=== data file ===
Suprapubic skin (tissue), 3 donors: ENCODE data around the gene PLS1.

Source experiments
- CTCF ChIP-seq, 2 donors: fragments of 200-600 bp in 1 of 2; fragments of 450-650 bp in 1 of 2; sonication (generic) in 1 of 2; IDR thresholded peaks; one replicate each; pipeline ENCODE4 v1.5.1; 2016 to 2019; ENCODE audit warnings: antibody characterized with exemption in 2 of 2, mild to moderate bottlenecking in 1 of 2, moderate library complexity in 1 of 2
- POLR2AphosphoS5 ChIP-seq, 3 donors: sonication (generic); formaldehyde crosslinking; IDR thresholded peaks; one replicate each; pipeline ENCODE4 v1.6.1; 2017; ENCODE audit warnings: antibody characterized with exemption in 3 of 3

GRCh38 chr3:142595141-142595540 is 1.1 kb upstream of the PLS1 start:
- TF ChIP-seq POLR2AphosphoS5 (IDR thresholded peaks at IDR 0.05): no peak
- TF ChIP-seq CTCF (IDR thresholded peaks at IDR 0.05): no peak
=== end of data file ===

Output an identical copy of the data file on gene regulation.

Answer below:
Suprapubic skin (tissue), 3 donors: ENCODE data around the gene PLS1.

Source experiments
- CTCF ChIP-seq, 2 donors: fragments of 200-600 bp in 1 of 2; fragments of 450-650 bp in 1 of 2; sonication (generic) in 1 of 2; IDR thresholded peaks; one replicate each; pipeline ENCODE4 v1.5.1; 2016 to 2019; ENCODE audit warnings: antibody characterized with exemption in 2 of 2, mild to moderate bottlenecking in 1 of 2, moderate library complexity in 1 of 2
- POLR2AphosphoS5 ChIP-seq, 3 donors: sonication (generic); formaldehyde crosslinking; IDR thresholded peaks; one replicate each; pipeline ENCODE4 v1.6.1; 2017; ENCODE audit warnings: antibody characterized with exemption in 3 of 3

GRCh38 chr3:142595141-142595540 is 1.1 kb upstream of the PLS1 start:
- TF ChIP-seq POLR2AphosphoS5 (IDR thresholded peaks at IDR 0.05): no peak
- TF ChIP-seq CTCF (IDR thresholded peaks at IDR 0.05): no peak